Unlike a note receivable (to be discussed next), there is generally no signed agreement beyond an invoice for an accounts receivable. They are generally short term in nature (less than a year, if not only a couple months). Because of their short term nature, they are generally listed as a current asset on the balance sheet next after cash.

Thursday, May 14, 2009

Accounting Basics: Current Assets - Cash

 Cash is normally the first item listed under Current Assets on the Balance Sheet. What does cash include? Cash includes any deposits available in the bank as well as anything on-hand which might include bills and checks or money orders to be deposited.

Monday, May 11, 2009

Accounting Basics: Current Assets

 We've previously discussed what Assets are. In an unclassified balance sheet where you only have 3 major classifiations (assets, liabilities and owners equity) that would be in the story. A much more useful report is the Classified Balance Sheet. Here, the three major categories are subdivided to provide readers of the financial statements with much more detailed information. The first such subdivision under assets is Current Assets.

Current Assets are defined as those assets which will either be converted into cash or otherwise 'used up' by the business in a relatively short period of time (generally one year or less). On the balance sheet, they are generally presented in order of liquidity; thus cash is generally listed first.

Other examples of current assets include accounts receivable, notes receivable (which often have a current and a non-current portion) and prepaid expenses. These will be examined in future entries.

Edinburgh economist predicts toxic debt boon

From Sunday Times business section, 10 May, 2009, page 1
"Robert McDowell says UK Treasury will finance recapitalisations and pay off many budget deficits through troubled banks" by Ian Fraser
The UK government should comfortably claw back at least half of forecast budget deficits in 2010-12 because of higher-than-expected returns from its ownership of shares in troubled banks and profits from bank bailouts, according to an Edinburgh-based economist.
Robert McDowell, a banking economist and risk-management consultant, said: “The UK and US Treasuries are charging substantial fees and exerting 25-30% haircuts, leaving themselves with more than adequate headroom to generate substantial medium-term profit which, I calculate, will finance both their bank recapitalisations and pay off half of medium-term government budget deficits, thus relieving taxpayers of the risk of sharply higher future tax rates.”
The British and American Treasuries have been criticised for their programmes to purchase billions of pounds of “toxic” and“legacy assets” from the banks, including impaired mortgage-backed securities, collateralised debt obligations, credit card bonds and student loans.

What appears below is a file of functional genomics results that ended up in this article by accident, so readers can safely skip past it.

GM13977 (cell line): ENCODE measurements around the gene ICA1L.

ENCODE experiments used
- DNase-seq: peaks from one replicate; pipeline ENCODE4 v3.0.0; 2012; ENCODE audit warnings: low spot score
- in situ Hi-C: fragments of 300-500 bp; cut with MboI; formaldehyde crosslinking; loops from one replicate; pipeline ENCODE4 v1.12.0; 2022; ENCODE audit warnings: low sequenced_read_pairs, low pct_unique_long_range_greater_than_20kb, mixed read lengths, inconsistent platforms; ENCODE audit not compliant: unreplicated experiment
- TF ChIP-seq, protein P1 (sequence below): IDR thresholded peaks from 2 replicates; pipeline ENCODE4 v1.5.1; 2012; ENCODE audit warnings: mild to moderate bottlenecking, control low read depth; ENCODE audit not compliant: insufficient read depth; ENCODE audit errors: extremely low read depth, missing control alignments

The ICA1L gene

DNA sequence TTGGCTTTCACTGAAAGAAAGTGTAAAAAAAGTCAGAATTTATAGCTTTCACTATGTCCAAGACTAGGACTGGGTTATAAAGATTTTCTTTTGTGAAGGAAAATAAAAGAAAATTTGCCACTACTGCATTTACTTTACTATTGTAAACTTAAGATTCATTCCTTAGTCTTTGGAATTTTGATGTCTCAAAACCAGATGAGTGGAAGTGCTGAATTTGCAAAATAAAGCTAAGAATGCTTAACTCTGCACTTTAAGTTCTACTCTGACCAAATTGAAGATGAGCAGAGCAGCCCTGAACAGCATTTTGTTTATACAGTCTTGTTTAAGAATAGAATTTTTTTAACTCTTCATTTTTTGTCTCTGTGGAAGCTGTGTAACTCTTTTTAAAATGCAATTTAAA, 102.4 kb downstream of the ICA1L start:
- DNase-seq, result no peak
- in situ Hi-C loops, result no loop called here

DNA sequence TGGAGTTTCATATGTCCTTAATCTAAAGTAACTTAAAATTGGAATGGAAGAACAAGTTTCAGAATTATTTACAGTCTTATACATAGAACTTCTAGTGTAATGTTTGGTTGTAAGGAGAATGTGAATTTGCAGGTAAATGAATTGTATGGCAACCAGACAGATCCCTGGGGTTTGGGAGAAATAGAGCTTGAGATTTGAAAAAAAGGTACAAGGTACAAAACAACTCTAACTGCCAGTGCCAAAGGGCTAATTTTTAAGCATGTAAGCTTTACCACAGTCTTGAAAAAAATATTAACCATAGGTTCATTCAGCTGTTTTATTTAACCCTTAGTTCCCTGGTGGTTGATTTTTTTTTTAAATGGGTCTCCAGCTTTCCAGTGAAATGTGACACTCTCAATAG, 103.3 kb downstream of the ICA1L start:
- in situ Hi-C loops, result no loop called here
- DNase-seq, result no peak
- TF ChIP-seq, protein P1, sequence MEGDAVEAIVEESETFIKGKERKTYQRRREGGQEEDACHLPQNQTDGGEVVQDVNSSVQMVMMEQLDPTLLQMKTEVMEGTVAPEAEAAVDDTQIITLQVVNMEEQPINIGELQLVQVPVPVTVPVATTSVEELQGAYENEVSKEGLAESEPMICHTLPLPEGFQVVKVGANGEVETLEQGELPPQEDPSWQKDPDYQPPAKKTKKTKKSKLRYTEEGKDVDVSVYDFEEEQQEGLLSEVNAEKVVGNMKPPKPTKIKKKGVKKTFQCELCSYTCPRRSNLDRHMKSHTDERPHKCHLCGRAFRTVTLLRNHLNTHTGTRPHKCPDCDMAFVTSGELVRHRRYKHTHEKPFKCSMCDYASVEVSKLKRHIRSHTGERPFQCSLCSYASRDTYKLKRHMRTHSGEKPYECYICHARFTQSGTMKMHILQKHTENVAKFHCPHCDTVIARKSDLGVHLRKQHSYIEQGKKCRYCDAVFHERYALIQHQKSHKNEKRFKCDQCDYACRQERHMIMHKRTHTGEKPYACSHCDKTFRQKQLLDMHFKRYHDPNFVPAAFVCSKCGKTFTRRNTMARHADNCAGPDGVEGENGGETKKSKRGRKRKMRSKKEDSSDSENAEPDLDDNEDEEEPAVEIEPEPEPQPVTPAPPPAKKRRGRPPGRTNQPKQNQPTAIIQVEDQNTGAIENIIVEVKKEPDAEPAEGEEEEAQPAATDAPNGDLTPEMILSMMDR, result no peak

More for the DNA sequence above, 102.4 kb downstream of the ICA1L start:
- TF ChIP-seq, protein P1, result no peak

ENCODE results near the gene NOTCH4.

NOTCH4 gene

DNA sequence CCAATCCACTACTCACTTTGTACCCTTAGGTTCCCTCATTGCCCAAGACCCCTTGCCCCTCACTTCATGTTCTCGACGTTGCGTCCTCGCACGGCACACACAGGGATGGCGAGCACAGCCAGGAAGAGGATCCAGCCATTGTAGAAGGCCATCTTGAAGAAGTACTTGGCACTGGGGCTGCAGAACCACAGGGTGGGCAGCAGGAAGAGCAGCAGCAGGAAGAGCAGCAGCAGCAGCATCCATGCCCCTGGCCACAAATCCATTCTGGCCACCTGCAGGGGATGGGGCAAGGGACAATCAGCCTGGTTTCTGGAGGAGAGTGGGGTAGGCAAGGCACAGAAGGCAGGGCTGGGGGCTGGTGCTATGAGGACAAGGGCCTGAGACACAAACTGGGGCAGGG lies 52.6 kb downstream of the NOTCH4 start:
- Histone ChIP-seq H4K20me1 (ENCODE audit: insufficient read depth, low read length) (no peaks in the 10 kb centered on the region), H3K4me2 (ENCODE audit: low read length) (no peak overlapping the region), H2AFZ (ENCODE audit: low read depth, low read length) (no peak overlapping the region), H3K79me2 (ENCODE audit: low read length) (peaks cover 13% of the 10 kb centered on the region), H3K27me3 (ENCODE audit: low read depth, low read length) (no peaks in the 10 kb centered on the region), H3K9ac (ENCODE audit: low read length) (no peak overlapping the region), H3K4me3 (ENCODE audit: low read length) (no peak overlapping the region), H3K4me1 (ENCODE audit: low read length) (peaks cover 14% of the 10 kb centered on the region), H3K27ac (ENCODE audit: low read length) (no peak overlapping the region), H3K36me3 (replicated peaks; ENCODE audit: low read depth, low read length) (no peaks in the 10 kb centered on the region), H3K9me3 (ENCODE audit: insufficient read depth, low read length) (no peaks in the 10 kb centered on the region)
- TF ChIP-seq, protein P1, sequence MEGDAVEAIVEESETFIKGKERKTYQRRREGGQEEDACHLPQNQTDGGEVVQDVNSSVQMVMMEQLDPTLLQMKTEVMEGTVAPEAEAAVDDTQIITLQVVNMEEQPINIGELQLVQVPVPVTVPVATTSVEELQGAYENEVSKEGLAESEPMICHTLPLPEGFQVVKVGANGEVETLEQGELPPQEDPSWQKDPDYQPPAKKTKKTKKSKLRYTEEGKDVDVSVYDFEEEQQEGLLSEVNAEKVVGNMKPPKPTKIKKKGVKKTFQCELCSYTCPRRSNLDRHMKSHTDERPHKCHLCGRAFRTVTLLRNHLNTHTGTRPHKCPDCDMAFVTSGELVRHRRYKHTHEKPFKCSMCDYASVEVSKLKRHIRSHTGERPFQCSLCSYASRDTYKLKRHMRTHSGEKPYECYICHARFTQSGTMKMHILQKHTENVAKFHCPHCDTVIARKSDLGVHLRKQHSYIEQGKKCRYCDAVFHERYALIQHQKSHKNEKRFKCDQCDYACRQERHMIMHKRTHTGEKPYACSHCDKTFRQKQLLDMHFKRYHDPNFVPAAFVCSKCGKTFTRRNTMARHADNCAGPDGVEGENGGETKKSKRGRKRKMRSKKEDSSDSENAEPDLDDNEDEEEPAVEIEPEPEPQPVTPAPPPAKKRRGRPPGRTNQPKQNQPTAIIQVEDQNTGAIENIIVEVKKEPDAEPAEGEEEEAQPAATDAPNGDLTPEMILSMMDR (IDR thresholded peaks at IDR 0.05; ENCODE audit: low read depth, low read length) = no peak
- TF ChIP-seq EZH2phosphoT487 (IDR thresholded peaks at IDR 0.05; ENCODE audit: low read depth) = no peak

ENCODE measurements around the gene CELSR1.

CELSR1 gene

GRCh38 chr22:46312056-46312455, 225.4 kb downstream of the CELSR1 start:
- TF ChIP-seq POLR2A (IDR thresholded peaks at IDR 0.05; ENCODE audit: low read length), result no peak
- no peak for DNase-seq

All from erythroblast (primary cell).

However, McDowell, who advises governments as well as banks, said such criticism is unjustified. He believes that, while asset-backed securities were arguably the cause of the credit crunch, they are also going to play a part in bringing it to an end.
McDowell said the UK government’s support for the banking sector, including the special liquidity scheme and the asset protection scheme, will generate a net profit of about £185 billion, and possibly more than £200 billion, “which is a substantial three-year gain from off-budget financing worth about £900 billion currently”. He said £200 billion would eradicate 45% of future budget deficits.

To this I add: The 2009 Budget authorises the bank of England to engage in up to £150 billions in Quantitative Easing, which means buying in outstanding gilts (government bonds) early. No-one has questioned where the financing originates to buy back the gilts. It has to come from net balance between assets and liabilies on the Bank of England's balance sheet. last time I looked the BoE balance sheet was £500bn, considerably more than the IMF which is seeking to grow to that level and equivalent to that of the Bank of International Settlements. Not all of the nearly £600bn assets being bought in by the BoE have yet transacted and its quantitative easing programme is somewhere in the £25-50bn range so far. I view the £150bn authorisation as an indicator of the net profit medium term that the government expects roughly to generate from its investment in saving the banks including majority ownership under UKFI Ltd.
BoE said it would spend a further £50bn of newly-created money to buy bonds. Note that the ECB has so far expanded its balance sheet much less than the BoE despite being responsible for a much bigger eceonomic areas. It has pledged to buy €60bn (£53.4bn) of covered euro bonds though the size of its asset purchase scheme is still small in comparison to those operated by the Federal Reserve or BoE with HM Treasury. This is something of an indictment of the Euro Area system whereby all the money market liquidity windows of the 16 constitutent central banks are vested and centralised in the ECB. It has a board of 16 central banks' representatives plus 6 ECB'ocrats, but among the central bankers are 9 economists and this bodes well for its gathering responsiveness. ECB President Jean-Claude Trichet said the bank would buy covered bonds, typically backed by mortgages, but did not rule out other purchases, which may let the ECB buy government bonds, although this has by political convention about fairness been resisted so far. The ECB will double the maximum term of its loans to banks to 12 months and loosen the rules on the assets which can be used as collateral to lessen the financial strain throughout the eurozone. 12 months is however much shorter than the 3 years offered by the BoE and similar medium term support from the US Treasury and Federal Reserve.